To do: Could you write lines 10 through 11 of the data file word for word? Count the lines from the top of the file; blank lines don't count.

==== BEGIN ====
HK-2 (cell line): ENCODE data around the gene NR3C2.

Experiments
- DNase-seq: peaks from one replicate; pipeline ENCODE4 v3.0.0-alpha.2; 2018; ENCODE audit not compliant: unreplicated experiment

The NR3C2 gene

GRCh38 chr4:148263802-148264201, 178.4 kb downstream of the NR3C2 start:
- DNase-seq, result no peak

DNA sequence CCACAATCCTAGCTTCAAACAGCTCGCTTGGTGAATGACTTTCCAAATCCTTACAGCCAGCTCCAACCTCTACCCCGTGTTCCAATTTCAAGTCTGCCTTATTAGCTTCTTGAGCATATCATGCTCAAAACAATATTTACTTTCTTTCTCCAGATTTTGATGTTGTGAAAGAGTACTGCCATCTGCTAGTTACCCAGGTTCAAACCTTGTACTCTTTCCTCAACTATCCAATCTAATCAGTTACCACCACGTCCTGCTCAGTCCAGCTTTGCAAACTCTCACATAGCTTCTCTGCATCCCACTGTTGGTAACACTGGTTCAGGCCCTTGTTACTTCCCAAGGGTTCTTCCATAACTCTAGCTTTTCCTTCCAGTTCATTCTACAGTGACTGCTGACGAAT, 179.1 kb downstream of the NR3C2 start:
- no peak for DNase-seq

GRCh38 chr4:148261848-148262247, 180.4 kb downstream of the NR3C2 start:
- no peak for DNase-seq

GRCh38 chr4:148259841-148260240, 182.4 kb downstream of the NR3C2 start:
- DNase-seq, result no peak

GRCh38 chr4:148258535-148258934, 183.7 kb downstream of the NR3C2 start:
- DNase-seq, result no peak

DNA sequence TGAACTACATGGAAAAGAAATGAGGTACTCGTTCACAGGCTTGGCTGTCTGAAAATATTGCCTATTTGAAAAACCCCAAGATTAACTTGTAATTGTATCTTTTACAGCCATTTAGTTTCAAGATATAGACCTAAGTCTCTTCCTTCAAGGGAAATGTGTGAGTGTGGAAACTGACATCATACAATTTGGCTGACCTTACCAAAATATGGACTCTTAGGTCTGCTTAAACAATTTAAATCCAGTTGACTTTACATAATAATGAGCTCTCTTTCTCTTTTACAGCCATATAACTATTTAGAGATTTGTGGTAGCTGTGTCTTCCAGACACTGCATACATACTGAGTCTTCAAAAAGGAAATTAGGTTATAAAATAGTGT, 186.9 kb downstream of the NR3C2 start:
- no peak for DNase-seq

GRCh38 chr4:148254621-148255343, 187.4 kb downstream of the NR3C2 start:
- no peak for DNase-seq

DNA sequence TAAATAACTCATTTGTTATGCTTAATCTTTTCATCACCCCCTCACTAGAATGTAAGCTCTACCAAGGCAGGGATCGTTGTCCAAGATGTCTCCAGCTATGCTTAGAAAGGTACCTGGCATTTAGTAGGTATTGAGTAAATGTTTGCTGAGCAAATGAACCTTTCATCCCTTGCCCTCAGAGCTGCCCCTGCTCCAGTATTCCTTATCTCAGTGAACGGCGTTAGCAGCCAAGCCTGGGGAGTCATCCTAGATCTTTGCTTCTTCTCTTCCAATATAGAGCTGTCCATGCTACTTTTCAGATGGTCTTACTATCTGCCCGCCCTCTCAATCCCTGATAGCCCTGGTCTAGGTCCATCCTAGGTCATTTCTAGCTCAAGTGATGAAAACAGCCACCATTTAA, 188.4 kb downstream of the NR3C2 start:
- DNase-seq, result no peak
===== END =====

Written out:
- no peak for DNase-seq

GRCh38 chr4:148259841-148260240, 182.4 kb downstream of the NR3C2 start: